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Lunch Hour Lecture: Nazi Persecution and the Quest for Justice

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Darwin Lecture Theatre

UCL

Gower Street

London

WC1E 6BT

United Kingdom

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To mark Holocaust Memorial Day 2020, Professor Mary Fulbrook will explore the themes of her prize-winning book, Reckonings.

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About the lecture:

Seventy-five years after the end of the Second World War, the Holocaust continues to challenge us with complex questions and legacies that reach across generations and continents. Focussing on perpetrators as well as victims and survivors, Professor Mary Fulbrook will discuss approaches taken by post-war states, societies and individuals to the persecution of European Jews and other victim groups. The lecture explores the extent to which those responsible were able to evade justice, the reverberations at a personal level within families and communities, and the challenges of memorialisation today.

The lecture is based on her book Reckonings: Legacies of Nazi Persecution and the Quest for Justice, which won the prestigious Wolfson History Prize in 2019.

About the speaker :

Mary Fulbrook is Professor of German History in UCL’s School of European Languages, Culture and Society, and is one of the world’s leading scholars of twentieth-century German history. In addition to Reckonings, she is the author of numerous books including the Fraenkel Prize-winning A Small Town Near Auschwitz: Ordinary Nazis and the Holocaust. She is a Fellow of the British Academy, a former Chair of the German History Society and the founding Joint Editor of its journal German History. Among other commitments, she serves on the Academic Advisory Board of the Memorial Foundation for the former concentration camps at Buchenwald and Mittelbau-Dora. She is currently directing an AHRC-funded research project entitled Compromised Identities? Reflections on Perpetration and Complicity under Nazism and writing a book on bystanders to genocide.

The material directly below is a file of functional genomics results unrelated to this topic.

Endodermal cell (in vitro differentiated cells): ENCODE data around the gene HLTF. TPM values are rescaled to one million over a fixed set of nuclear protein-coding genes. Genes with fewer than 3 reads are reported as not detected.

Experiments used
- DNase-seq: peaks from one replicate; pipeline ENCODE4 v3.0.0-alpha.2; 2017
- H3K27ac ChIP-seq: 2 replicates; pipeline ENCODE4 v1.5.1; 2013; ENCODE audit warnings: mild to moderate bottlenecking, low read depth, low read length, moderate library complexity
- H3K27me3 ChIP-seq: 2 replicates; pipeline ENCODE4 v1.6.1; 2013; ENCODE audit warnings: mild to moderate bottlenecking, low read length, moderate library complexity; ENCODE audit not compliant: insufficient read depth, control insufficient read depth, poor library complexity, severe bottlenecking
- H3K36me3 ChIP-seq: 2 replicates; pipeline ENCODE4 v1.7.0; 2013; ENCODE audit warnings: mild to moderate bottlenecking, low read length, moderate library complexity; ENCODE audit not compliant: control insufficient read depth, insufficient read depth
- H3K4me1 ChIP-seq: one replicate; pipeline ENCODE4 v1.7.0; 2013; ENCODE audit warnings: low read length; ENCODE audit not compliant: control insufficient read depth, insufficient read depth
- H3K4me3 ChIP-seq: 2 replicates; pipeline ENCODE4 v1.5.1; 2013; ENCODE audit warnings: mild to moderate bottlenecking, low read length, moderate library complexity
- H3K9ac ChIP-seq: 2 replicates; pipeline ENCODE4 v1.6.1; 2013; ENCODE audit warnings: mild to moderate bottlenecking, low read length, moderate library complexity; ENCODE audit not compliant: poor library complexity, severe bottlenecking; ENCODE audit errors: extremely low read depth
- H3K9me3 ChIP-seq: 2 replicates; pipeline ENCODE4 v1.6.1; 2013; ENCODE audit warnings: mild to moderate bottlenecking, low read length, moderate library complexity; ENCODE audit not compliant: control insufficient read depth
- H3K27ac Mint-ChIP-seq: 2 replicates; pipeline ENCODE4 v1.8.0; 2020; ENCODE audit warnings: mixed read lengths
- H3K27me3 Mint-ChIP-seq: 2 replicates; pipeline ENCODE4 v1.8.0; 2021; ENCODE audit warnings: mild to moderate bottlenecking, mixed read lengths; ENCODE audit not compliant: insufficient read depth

About the Wolfson History Prize :

First awarded by the Wolfson Foundation in 1972, the Wolfson History Prize remains a beacon of the best historical writing being produced in the UK, reflecting qualities of both readability for a general audience and excellence in writing and research. The most valuable non-fiction writing prize in the UK, the Wolfson History Prize is awarded annually, with the winner receiving £40,000, and the shortlisted authors receiving £4,000 each. Over £1.1 million has been awarded to more than 100 historians in the prize’s 47-year history. Previous winners include Mary Beard, Simon Schama, Eric J. Hobsbawm, Amanda Vickery, Antony Beevor, Christopher Bayly, and Antonia Fraser.

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Date and Time

Location

Darwin Lecture Theatre

UCL

Gower Street

London

WC1E 6BT

United Kingdom

View Map

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